Bicyclists Push for Share-the-Road Laws

Arlington's senators and delegates were among those supporting bicyclists and bicycle safety legislation in Richmond for Bicycle Action Day on Tuesday.

By Katherine Johnson and Blake Belden
Capital News Service

Several state senators and delegates representing Arlington joined Virginia bicyclists Tuesday for a Bicycle Action Day in Richmond, an event designed to support state legislators who are introducing bills that aim to make roads and biking safer across the commonwealth.

Proposed legislation aims to make it illegal for a driver of a vehicle to follow a bicycle too closely, increase the acceptable passing distance so bicyclists don't get hit by car mirrors and implement other safety rules.

About 15 bicyclists — members of RideRichmond,  a nonprofit organization of bicycle enthusiasts, and their supporters – met on the Virginia Commonwealth University campus and biked to the General Assembly building to demonstrate support for legislation that would require drivers to give bicycles more room on the road.

“It’s our day to be supportive and loud,” RideRichmond bicyclist Brantley Tyndall said of the group's first action day.

He said the bicycle safety legislation would benefit everyone, not just bicyclists.

Tyndall said the bills are not specifically “pro-bike,” but instead “pro-all road users.”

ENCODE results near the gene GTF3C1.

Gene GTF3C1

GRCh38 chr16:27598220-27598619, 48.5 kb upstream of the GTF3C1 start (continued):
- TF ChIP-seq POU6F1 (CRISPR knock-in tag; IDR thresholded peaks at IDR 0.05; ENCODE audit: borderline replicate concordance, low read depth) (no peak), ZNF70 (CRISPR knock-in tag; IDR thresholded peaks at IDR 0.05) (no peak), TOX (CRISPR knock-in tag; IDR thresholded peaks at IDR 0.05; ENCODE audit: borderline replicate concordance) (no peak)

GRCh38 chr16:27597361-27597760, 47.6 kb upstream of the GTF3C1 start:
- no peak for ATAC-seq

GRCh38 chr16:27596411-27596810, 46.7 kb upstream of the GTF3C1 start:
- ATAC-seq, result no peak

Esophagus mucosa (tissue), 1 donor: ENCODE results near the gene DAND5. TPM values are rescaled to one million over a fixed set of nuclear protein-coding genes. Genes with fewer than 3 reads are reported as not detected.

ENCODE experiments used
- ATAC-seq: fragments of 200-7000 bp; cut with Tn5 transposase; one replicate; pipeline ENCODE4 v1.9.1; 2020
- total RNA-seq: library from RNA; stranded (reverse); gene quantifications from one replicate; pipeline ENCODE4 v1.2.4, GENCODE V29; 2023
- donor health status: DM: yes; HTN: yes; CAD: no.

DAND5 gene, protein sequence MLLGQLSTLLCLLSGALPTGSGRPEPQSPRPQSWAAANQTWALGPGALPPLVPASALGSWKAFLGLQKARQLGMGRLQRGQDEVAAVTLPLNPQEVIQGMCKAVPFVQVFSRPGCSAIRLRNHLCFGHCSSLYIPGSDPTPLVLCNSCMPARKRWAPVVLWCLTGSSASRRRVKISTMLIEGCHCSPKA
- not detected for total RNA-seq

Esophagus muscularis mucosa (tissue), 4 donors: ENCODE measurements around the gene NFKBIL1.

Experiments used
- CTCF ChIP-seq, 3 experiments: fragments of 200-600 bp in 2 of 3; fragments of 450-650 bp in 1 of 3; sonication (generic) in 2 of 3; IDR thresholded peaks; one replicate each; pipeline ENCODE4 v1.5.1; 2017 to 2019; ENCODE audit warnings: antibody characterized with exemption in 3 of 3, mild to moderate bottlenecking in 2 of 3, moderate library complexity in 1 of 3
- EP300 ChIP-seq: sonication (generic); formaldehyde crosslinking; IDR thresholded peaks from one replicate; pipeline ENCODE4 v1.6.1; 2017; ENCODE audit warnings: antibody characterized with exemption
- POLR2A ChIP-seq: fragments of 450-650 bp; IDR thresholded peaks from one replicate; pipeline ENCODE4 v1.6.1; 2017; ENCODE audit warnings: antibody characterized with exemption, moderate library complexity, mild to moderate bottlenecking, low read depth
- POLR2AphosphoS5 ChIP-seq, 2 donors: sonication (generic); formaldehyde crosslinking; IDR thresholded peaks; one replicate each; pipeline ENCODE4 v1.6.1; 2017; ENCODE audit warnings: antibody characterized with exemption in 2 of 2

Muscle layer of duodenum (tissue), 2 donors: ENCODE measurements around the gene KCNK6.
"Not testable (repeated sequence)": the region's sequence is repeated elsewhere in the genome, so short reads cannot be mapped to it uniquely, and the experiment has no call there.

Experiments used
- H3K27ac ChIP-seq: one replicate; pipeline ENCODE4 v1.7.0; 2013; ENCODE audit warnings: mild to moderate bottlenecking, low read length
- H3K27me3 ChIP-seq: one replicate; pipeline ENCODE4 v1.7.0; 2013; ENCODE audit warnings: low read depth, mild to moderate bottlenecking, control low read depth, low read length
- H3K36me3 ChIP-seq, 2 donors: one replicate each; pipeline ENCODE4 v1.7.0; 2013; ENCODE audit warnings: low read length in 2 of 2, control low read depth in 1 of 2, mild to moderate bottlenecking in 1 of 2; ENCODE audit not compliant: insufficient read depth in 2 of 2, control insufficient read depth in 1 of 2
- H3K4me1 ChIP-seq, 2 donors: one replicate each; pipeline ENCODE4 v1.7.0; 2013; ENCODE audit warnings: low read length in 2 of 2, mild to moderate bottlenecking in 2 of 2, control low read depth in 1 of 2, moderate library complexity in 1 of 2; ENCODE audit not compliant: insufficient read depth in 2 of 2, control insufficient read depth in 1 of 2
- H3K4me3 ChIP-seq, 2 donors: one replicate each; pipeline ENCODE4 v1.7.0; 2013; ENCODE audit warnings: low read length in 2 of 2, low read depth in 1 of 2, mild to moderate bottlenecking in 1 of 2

“Many cyclists are also drivers. We’re not just a special interest group, and we’re not here to talk about an ‘us vs. them’ mentality … We believe cycling is a nonpartisan issue that simply makes sense,” RideRichmond co-founder Michael Gilbert added.

The group praised the work of Sen. Chap Petersen, D-Fairfax, along with Sen. Bryce Reeves, R-Spotsylvania, and Del. Alfonso Lopez, D–Arlington, all of whom have bills that target specific issues bicyclists face in their daily rides or commutes.

“Saving lives on bicycles is the right thing to do,” Lopez said. “Last year, over 600 people in Virginia got hurt on a bicycle because of an accident, and 10 people died.”

In eight of the fatalities, he said, the cyclist was hit from behind.

Reeves proposed Senate Bill 1060, which would make it illegal for a driver to follow too closely to a cyclist. The passing distance would also be increased to 3 feet, as it is in 21 other states. Current Virginia law specifies 2 feet.

Reeves said an extra foot may not seem like a lot, but most cyclists are hit by a car’s mirror. On Tuesday, the Senate passed SB 1060 on a vote of 30-9. Sens. Barbara Favola and Janet Howell, Democrats from Arlington and Reston, respectively, were among those voting in favor of the bill. 

“I think it’s going to make Virginia more bicycle friendly,” Reeves said. “More and more people in our more urban areas are using bicycles to get around.”

Petersen is sponsoring Senate Bill 736, which would require car drivers and passengers to wait to open their doors until a cyclist or other car has passed.

Petersen said his bill received some ridicule, but drivers should be aware that “oftentimes a bike or another car can hit that car door and an accident can ensue.”

If the bill becomes law, a violation could lead to a $100 fine. Petersen’s bill passed the Senate 23-17 last week. It has been referred to the House Transportation Committee.

“Cyclists should be protected, and it’s better for all road users in general. It’s not all about cyclists,” Tyndall said.

Lopez has proposed a similar measure, House Bill 1950. It would prohibit the driver of a motor vehicle from following mo-peds, bikes and other non-motorized vehicles too closely. The House Transportation Committee voted 20-1 for the bill; it is now before the full House.